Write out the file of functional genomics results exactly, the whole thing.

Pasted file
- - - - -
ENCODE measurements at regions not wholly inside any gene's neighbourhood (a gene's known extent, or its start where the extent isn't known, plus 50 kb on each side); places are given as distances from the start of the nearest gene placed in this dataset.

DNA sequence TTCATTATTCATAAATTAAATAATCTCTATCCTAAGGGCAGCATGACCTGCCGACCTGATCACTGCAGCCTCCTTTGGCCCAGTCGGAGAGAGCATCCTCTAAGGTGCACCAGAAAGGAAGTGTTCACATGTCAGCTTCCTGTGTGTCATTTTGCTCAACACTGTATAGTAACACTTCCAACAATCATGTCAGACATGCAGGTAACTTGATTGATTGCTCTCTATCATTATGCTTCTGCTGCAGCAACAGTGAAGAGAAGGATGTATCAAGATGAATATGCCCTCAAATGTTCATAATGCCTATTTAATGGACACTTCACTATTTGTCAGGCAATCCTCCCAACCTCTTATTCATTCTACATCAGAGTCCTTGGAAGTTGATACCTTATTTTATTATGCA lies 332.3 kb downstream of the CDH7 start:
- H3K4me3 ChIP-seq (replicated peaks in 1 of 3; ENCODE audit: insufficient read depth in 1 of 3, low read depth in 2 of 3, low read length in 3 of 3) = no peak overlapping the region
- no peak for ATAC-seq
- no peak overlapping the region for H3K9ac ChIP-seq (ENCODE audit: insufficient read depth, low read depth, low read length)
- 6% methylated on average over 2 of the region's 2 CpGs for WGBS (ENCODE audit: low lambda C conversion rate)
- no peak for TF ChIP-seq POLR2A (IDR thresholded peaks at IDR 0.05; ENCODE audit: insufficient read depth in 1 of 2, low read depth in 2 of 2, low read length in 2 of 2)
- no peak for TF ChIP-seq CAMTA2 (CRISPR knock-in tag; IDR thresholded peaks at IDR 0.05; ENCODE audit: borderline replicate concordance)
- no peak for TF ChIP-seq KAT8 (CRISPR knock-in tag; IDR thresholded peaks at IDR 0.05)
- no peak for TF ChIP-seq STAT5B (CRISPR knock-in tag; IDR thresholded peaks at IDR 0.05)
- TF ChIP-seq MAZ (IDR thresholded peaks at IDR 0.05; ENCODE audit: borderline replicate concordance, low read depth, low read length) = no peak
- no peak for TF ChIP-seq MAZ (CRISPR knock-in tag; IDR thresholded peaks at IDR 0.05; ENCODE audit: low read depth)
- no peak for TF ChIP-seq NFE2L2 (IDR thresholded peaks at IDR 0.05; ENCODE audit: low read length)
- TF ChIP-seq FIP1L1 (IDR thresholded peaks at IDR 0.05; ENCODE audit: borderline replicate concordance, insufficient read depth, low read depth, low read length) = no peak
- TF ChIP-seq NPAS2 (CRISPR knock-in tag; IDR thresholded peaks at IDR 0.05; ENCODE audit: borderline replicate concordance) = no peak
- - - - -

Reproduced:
ENCODE measurements at regions not wholly inside any gene's neighbourhood (a gene's known extent, or its start where the extent isn't known, plus 50 kb on each side); places are given as distances from the start of the nearest gene placed in this dataset.

DNA sequence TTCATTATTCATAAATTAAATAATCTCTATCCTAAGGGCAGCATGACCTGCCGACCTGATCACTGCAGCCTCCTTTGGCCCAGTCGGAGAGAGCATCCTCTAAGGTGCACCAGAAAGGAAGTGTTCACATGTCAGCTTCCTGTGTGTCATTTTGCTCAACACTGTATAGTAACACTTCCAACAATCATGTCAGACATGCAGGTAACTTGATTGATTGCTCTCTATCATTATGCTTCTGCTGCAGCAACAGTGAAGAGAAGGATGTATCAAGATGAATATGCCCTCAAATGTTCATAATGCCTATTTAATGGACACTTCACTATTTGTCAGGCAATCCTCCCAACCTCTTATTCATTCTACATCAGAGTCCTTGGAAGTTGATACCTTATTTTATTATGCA lies 332.3 kb downstream of the CDH7 start:
- H3K4me3 ChIP-seq (replicated peaks in 1 of 3; ENCODE audit: insufficient read depth in 1 of 3, low read depth in 2 of 3, low read length in 3 of 3) = no peak overlapping the region
- no peak for ATAC-seq
- no peak overlapping the region for H3K9ac ChIP-seq (ENCODE audit: insufficient read depth, low read depth, low read length)
- 6% methylated on average over 2 of the region's 2 CpGs for WGBS (ENCODE audit: low lambda C conversion rate)
- no peak for TF ChIP-seq POLR2A (IDR thresholded peaks at IDR 0.05; ENCODE audit: insufficient read depth in 1 of 2, low read depth in 2 of 2, low read length in 2 of 2)
- no peak for TF ChIP-seq CAMTA2 (CRISPR knock-in tag; IDR thresholded peaks at IDR 0.05; ENCODE audit: borderline replicate concordance)
- no peak for TF ChIP-seq KAT8 (CRISPR knock-in tag; IDR thresholded peaks at IDR 0.05)
- no peak for TF ChIP-seq STAT5B (CRISPR knock-in tag; IDR thresholded peaks at IDR 0.05)
- TF ChIP-seq MAZ (IDR thresholded peaks at IDR 0.05; ENCODE audit: borderline replicate concordance, low read depth, low read length) = no peak
- no peak for TF ChIP-seq MAZ (CRISPR knock-in tag; IDR thresholded peaks at IDR 0.05; ENCODE audit: low read depth)
- no peak for TF ChIP-seq NFE2L2 (IDR thresholded peaks at IDR 0.05; ENCODE audit: low read length)
- TF ChIP-seq FIP1L1 (IDR thresholded peaks at IDR 0.05; ENCODE audit: borderline replicate concordance, insufficient read depth, low read depth, low read length) = no peak
- TF ChIP-seq NPAS2 (CRISPR knock-in tag; IDR thresholded peaks at IDR 0.05; ENCODE audit: borderline replicate concordance) = no peak